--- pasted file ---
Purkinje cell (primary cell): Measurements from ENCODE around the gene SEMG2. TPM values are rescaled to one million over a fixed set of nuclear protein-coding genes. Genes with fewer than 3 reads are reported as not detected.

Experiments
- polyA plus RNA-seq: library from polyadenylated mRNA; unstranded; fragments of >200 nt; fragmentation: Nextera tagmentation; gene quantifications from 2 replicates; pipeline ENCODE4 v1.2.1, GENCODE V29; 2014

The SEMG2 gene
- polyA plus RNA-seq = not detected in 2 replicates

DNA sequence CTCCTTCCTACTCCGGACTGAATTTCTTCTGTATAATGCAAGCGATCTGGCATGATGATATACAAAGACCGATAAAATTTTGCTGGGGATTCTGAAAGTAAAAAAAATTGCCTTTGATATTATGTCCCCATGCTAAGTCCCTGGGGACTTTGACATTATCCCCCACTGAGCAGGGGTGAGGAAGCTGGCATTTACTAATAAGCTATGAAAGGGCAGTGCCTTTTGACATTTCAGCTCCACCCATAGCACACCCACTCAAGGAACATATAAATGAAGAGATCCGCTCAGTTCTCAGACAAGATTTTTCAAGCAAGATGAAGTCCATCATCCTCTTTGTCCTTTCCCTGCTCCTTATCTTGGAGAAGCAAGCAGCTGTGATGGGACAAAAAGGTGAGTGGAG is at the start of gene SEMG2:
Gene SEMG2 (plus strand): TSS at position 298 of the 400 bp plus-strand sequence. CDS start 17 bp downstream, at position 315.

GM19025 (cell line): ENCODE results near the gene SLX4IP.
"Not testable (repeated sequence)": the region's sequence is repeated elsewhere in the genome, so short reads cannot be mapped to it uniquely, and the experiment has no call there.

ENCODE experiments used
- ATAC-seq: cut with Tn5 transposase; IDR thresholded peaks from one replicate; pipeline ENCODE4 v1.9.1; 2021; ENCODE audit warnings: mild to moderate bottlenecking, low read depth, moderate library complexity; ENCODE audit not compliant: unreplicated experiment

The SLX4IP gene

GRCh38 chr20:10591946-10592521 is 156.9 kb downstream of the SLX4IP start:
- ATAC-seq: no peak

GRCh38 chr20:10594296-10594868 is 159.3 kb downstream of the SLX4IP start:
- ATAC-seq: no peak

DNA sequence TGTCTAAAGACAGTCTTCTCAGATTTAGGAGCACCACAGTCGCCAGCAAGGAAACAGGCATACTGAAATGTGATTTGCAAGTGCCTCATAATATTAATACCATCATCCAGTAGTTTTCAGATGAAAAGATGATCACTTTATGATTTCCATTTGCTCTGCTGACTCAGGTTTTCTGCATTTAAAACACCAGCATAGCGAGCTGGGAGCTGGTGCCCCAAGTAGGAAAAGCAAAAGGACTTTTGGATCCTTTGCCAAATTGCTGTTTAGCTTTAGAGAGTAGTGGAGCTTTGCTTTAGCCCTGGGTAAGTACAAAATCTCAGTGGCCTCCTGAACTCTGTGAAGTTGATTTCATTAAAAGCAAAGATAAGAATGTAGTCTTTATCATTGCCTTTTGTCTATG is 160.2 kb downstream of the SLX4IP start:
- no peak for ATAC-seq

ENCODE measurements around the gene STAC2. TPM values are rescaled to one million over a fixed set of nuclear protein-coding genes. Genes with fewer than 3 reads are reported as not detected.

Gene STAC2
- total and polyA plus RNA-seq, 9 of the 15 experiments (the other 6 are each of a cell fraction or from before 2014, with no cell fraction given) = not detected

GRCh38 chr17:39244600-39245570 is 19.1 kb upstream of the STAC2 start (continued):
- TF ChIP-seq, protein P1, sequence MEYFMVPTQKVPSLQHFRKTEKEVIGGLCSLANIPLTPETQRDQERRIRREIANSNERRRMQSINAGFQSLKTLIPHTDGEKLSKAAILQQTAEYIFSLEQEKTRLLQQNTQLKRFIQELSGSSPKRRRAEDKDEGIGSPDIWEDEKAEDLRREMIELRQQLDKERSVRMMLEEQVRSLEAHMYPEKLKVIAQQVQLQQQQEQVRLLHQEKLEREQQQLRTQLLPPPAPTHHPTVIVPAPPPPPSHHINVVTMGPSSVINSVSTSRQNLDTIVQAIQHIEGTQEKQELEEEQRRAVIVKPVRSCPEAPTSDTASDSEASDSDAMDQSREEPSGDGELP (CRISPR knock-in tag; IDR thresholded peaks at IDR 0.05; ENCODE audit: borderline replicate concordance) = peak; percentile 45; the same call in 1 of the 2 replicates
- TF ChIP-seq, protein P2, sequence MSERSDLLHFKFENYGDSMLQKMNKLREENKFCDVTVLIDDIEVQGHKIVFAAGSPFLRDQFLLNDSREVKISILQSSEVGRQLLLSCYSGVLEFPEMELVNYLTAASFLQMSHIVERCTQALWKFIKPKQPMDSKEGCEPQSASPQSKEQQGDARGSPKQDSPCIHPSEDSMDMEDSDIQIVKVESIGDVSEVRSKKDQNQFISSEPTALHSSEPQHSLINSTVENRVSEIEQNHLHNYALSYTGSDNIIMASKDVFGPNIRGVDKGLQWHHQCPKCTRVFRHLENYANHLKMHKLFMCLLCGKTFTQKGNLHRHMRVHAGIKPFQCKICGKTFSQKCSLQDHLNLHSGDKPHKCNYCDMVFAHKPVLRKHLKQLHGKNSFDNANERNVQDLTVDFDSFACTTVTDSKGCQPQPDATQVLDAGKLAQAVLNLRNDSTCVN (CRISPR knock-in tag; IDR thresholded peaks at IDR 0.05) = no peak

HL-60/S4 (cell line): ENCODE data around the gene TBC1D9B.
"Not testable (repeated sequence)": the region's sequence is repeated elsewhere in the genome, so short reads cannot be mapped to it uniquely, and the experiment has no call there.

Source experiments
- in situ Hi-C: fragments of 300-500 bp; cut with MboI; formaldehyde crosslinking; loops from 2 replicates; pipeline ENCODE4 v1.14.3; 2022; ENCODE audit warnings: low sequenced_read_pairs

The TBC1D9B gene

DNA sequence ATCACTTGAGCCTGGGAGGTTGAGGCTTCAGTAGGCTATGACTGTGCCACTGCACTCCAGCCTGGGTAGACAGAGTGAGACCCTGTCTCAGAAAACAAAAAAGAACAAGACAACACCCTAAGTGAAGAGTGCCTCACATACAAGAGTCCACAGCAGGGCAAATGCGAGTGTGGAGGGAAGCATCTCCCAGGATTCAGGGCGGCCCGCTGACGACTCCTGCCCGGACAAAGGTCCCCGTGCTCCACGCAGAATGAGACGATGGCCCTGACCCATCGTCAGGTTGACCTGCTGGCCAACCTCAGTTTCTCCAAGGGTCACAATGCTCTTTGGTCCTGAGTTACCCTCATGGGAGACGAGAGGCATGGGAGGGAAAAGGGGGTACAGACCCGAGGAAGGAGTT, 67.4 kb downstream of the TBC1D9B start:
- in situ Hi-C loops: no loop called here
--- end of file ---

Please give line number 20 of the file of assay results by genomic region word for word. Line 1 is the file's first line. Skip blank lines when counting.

Gene STAC2